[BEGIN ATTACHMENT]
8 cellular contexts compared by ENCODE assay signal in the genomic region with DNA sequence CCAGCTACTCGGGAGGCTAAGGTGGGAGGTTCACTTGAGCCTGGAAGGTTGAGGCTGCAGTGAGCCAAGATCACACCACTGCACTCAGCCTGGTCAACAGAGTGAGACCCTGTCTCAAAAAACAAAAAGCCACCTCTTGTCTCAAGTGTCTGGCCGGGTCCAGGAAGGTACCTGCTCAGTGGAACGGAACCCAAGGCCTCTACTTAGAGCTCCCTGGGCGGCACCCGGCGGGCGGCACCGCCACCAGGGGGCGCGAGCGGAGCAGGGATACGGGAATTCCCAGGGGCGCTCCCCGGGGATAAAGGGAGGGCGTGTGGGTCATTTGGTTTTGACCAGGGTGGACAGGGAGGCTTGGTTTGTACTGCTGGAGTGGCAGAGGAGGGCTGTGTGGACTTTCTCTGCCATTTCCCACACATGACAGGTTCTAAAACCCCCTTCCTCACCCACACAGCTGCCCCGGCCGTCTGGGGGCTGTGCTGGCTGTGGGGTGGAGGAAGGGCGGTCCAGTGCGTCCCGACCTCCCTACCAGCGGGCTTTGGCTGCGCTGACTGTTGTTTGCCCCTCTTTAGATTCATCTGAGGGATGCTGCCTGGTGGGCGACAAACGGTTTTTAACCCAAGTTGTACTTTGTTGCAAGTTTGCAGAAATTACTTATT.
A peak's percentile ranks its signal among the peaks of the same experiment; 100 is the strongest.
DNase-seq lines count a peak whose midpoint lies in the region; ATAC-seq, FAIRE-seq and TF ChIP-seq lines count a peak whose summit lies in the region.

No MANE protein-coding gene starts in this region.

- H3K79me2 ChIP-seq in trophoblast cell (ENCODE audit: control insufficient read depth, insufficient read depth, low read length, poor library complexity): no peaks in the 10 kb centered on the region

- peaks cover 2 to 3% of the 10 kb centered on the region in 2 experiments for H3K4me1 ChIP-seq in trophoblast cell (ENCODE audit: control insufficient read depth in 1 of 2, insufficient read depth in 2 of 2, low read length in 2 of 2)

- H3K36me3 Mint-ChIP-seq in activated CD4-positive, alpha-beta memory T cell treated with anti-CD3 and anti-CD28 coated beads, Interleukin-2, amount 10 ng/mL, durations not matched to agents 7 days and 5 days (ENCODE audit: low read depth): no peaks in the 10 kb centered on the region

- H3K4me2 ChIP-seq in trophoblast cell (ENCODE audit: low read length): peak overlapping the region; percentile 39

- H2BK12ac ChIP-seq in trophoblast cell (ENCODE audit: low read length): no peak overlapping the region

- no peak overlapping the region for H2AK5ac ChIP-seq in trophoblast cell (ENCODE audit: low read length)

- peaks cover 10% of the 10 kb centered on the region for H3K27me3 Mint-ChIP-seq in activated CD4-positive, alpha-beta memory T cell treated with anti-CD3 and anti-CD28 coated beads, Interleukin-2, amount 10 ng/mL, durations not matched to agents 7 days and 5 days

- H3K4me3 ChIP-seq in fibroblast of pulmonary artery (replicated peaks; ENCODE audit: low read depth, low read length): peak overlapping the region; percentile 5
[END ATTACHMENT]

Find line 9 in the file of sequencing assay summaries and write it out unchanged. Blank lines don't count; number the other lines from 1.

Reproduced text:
- H2BK12ac ChIP-seq in trophoblast cell (ENCODE audit: low read length): no peak overlapping the region